The contabulo-auth service is responsible for verifying user login credentials an issuing tokens. Tokens are generated and verified using the buddy-sign library.
Elasticsearch powers the search functionality, provided by the “Search Service” and is kept in sync with the main database via an “Index Service.” I actually opted to use Elastic’s own Java SDK for interacting with elasticsearch, writing Clojure wrappings as necessary (One of the many benefits of running on the JVM is the wealth of pre-existing Java libraries for just about anything you can think of — the only downside being they’re written in Java and you’ll have to wrap them in your language of choice).
Synchronous communication between processes is accomplished using HTTP RESTful interfaces, while asynchronous tasks are dispatched via RabbitMQ. The contabulo-mail service, for example, is responsible for sending email notifications to users and receives all of its tasks via a JMS queue. For communicating with RabbitMQ from Clojure services, the Langohr library is used.
Clojure (and FP) Benefits
Thanks to Clojure, I have backend services composed from side-effect free functions and immutable data structures. Whole classes of runtime errors I’m used to seeing on large Java applications are simply absent from Contabulo. This makes iterating on the product and adding new features *so* much easier. Further, ‘statelessness’ is considerably easier to achieve in Clojure, partly due to it’s non OO-ness, partly due to its immutability-by-default design. This means that adding additional instances of each service will be much easier.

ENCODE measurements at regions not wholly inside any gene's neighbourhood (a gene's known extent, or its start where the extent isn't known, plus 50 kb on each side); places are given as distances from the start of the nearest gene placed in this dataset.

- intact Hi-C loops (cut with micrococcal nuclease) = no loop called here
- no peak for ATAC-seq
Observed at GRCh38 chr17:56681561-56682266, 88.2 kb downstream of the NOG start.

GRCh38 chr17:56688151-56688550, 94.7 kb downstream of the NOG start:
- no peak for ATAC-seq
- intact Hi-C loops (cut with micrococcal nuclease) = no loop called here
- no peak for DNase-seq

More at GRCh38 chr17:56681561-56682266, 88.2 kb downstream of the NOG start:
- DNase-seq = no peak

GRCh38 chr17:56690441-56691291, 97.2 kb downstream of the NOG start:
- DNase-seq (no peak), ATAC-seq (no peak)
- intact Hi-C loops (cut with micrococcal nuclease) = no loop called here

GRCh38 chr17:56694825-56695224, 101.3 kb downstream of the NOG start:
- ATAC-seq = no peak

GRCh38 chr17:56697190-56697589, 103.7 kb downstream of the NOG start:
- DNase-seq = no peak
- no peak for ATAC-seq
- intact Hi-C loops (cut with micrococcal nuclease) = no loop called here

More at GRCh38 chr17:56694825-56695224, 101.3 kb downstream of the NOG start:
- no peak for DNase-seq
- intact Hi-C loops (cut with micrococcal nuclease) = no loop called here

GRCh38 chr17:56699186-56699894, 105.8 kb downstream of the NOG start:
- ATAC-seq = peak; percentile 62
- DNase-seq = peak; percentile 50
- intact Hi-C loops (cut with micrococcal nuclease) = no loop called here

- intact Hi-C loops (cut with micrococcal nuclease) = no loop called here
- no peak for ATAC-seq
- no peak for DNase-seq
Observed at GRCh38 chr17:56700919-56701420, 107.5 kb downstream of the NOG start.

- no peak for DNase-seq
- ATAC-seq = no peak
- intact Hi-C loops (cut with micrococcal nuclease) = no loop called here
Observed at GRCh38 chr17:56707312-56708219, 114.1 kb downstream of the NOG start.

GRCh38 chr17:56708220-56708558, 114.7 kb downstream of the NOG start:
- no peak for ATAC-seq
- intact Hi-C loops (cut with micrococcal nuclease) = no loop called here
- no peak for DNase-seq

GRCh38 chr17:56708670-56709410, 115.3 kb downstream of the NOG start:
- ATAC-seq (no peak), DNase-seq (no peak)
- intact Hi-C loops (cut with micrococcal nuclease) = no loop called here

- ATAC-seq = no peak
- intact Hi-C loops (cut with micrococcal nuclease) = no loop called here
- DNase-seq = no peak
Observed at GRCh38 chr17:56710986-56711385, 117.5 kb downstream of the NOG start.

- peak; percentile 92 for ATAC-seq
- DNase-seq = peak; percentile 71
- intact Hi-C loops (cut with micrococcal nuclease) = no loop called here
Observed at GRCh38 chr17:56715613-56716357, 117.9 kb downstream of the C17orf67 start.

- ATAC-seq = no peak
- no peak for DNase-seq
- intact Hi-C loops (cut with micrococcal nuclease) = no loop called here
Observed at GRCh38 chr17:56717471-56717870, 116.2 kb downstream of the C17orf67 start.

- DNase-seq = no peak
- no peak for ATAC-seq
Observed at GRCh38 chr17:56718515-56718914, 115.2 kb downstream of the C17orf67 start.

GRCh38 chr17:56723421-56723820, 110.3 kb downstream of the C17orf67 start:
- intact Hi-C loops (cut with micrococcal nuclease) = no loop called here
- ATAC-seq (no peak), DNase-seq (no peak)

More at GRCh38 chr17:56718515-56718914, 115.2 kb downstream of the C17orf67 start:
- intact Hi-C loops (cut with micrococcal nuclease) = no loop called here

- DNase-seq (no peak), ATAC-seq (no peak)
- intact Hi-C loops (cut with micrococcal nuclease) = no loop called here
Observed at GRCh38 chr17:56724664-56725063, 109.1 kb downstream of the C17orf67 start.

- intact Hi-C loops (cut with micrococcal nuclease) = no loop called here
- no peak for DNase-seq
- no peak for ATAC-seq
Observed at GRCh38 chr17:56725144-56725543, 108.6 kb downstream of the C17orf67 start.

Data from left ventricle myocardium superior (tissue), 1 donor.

I’ve also found the unit testing experience in Clojure to be vastly superior to Java’s. Though, I doubt this is due to any inherit superiority of clojure-test over JUnit but rather simply a result of the fact that side-effect free deterministic functions are easier to unit test. In any case, it’s still a win. As an aside, I’ve also found Scala to have a much more pleasant testing experience than Java (probably tied with Clojure in that regard).
While the frontend web application was written in ES6, the mithril.js framework’s functional style has resulted in a rich web application constructed from modular, de-coupled components that can be reused easily. This makes regressions on the frontend much less likely as well (Which is good in my case, because I’m really much more of a backend developer).
I will have to admit to writing one small transient service in a non-FP language. A small program written in Golang is triggered by a systemd timer periodically to perform housekeeping tasks (moving files around, doing some basic database ops, etc). This was one case where I didn’t want to suffer the overhead of spinning up a JVM every ten minutes and since the housekeeping service does nothing but I/O operations (which tend to be inherently procedural anyway), I decided to go (pun sort of intended) with something simple.
I’ve heard some critics say that Clojure is unsuitable for big projects with large teams, usually due to some combination of dynamic typing and difficulty in finding Clojure developers. I’m not sure I’d agree with that assessment. I think prodigious use of type hints and tools like schema (and more recently, clojure.spec) can largely mitigate most of the problems caused by dynamic typing, and I’m not convinced the latter issue even exists. Contabulo is the largest project I’ve done using Clojure (or any Lisp, for that matter) and now that the all of the basic architecture and core functionality is in place, I’m quite pleased with how quickly I was able to build it and how easy it is to add new features or make modifications. I think that’s a win. Now it remains to be seen how Contabulo succeeds as a product.